NetJets: expansionist but query over profitability June 2003
Founded in 1986 by Richard Santulli, Executive Jet Aviation was bought by Warren Buffett’s Berkshire Hathaway for $725m in July 1998. The fractional ownership programme was renamed NetJets in April 2002 and is growing in size and publicity. NetJets and FlightSafety are the two main businesses in the flight services segment.
Even considering the current market environment, NetJet’s Chairman, Santulli is adamant that the fractional market is robust and will grow 5- 15% a year over the next decade or so. Santulli is "less concerned with quarterly earnings than showing a profit over a 10–year period and Warren Buffett understands this and agrees completely."
Although bullish about the prospects for NetJets, in a recent letter Warren Buffett told his Berkshire Hathaway shareholders that the industry "lost significant sums last year, and that is almost certain to be the outcome in 2003 as well."
The 2003 first quarter results were no surprise presumably: flight services revenues fell by 16.5% to $548m compared to 1Q 2002.
Revenues of FlightSafety declined by 5.4% and comparative revenues at NetJets declined by about 20% in the quarter. Overall, flight services took a pre–tax loss of $8m.
While NetJets is high–profile, the most significant earner in the Berkshire Hathaway flight services business segment is FlightSafety, the world’s largest aviation training organisation. FlightSafety has a fleet of over 200 FAA–certified flight simulators and trains over 65,000 pilots and maintenance technicians annually. 2002 revenues from flight services increased by 11% to $2.8bn compared to 2001.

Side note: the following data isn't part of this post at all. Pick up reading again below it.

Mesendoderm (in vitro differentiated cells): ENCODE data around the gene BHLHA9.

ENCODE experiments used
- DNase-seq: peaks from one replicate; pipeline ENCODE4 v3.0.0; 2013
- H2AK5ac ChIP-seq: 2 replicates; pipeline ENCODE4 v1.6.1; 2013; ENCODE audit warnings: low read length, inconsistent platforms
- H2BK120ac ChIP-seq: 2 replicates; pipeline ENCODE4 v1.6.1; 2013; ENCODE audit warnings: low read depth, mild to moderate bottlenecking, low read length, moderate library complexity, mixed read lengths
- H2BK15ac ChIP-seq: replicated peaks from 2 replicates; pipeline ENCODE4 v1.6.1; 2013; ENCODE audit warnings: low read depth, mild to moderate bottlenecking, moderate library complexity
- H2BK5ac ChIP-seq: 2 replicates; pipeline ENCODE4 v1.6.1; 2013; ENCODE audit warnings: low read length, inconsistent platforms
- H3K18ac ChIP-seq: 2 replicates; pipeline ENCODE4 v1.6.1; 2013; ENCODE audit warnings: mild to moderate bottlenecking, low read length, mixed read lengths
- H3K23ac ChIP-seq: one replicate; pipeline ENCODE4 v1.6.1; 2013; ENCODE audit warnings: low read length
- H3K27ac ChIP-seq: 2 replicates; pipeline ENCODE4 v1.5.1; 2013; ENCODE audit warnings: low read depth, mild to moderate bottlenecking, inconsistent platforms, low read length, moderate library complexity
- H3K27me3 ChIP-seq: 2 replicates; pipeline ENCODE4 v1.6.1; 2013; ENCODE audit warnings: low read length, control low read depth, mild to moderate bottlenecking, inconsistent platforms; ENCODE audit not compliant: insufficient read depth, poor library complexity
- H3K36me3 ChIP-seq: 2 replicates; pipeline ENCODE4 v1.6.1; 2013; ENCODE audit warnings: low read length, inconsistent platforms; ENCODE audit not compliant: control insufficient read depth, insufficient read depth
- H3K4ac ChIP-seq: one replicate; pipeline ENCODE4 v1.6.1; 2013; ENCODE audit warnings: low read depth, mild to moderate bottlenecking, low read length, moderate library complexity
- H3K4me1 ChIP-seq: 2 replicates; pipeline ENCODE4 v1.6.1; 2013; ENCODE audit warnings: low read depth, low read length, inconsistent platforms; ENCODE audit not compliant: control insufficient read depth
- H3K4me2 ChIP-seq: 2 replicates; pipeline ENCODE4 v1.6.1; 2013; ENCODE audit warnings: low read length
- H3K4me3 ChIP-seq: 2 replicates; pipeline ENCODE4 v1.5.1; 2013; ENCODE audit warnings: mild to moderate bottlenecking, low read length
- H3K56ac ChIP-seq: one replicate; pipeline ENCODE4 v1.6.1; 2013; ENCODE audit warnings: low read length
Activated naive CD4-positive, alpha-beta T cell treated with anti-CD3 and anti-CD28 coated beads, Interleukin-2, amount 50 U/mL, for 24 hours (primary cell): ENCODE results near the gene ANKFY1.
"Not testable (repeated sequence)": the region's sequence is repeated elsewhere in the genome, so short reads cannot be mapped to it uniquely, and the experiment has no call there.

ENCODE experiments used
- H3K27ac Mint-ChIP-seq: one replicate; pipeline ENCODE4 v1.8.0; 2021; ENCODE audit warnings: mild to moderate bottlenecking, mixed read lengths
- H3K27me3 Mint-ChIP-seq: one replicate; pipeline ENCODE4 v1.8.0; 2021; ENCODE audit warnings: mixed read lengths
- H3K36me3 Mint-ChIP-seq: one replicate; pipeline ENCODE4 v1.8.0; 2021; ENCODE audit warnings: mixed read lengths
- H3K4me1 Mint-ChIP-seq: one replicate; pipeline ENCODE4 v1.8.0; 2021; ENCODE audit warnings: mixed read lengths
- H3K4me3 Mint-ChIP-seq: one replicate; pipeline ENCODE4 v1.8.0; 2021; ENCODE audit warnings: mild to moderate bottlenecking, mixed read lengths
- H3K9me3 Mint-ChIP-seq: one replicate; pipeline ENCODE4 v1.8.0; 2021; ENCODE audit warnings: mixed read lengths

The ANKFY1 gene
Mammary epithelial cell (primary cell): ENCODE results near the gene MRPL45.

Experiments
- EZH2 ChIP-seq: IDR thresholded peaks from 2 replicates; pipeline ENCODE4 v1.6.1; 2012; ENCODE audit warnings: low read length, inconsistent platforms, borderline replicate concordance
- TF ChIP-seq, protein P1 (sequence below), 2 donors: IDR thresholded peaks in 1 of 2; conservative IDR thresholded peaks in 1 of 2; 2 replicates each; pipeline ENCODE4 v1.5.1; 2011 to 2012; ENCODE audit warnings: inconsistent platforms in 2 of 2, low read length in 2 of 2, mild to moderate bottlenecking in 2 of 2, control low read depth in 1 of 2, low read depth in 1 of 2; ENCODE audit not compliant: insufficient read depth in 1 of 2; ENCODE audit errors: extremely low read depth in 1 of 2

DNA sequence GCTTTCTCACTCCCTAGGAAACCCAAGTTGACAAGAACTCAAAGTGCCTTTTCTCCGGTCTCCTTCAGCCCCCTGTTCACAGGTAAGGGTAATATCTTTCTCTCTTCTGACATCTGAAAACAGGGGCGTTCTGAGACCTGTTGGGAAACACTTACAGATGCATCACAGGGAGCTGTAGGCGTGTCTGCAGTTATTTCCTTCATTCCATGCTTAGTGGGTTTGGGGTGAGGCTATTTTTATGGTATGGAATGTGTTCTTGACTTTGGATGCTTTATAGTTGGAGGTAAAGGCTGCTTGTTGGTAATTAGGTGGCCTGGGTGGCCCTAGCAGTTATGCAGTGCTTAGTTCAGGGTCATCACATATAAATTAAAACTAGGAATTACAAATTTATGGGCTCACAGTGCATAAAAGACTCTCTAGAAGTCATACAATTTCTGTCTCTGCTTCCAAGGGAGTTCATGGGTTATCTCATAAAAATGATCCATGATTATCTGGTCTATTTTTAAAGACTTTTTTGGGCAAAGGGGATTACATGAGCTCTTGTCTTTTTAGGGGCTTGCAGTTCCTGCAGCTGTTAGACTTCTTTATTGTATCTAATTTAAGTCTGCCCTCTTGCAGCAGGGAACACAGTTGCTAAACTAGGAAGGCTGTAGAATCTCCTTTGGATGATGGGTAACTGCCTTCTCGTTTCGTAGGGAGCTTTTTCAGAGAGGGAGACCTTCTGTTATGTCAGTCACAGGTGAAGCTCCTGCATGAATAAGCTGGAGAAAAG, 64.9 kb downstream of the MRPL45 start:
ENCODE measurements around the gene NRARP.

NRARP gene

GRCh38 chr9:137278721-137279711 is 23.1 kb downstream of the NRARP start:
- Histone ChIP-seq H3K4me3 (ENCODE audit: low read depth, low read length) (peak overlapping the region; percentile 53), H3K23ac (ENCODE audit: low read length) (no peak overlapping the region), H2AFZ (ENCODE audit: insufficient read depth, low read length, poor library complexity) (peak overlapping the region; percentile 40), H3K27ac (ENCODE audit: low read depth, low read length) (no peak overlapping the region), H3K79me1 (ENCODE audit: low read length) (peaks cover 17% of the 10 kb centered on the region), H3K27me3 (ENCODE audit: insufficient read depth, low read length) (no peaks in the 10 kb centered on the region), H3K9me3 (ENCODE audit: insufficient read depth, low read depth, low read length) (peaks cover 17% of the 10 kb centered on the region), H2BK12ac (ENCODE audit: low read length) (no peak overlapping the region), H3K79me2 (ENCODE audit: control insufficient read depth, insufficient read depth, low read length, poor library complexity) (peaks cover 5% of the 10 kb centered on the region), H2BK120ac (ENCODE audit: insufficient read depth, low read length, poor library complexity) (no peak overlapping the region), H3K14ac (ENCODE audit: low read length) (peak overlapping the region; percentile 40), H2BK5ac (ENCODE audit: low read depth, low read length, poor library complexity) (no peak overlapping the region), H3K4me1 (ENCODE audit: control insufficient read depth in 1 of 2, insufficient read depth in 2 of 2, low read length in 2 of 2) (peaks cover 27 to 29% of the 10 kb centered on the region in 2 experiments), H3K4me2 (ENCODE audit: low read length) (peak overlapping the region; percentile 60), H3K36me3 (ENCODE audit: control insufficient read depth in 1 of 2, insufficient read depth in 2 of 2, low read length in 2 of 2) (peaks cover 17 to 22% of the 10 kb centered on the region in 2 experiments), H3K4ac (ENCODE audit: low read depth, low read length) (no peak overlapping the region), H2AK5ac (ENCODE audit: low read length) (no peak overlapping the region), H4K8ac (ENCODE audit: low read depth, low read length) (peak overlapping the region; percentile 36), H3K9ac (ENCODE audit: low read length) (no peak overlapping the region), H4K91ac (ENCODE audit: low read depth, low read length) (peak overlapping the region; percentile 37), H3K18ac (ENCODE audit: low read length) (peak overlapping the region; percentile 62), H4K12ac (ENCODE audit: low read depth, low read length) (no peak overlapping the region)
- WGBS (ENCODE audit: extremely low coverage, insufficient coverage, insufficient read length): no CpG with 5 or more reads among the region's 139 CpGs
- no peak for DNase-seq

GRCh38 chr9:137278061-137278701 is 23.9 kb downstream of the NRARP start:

Total revenues from FlightSafety in 2002 were relatively unchanged compared to 2001, as a decline in training and product revenues was offset by a one–time gain of $60 million from the disposition of its interest in a joint venture training operation with Boeing. Excluding this gain, pre–tax earnings from flight services in 2002 decreased $21m from 2001 due to a slowdown in business aviation activity.
NetJets' pre–tax earnings in 2002 were relatively unchanged from 2001 as each year’s results reflect losses related to expansion into Europe somewhat offset by small profits from its US operations.
There are three major fractional ownership companies: NetJets, FlexJet, a subsidiary of the Canadian company, Bombardier, and Flight Options LLC (49% owned by Raytheon). These three companies accounted for 15% of total business jet deliveries in 2002. The fractional aircraft fleet increased by 11% last year and in the US fractional–ownership programmes saw shareowners increase by 20%, from 3,416 to 4,100.
The initial price of a 1/8th (or 100 occupied hours) fractional interest purchase of a Citation Excel is about $1.3m. Monthly management fees are about $12,000 per month, occupied hourly fees for the 100 hours will be about $1,500 per hour.If you add supplemental Insurance and financing costs then the total cash commitment on an "average" purchase is creeping up to $2m.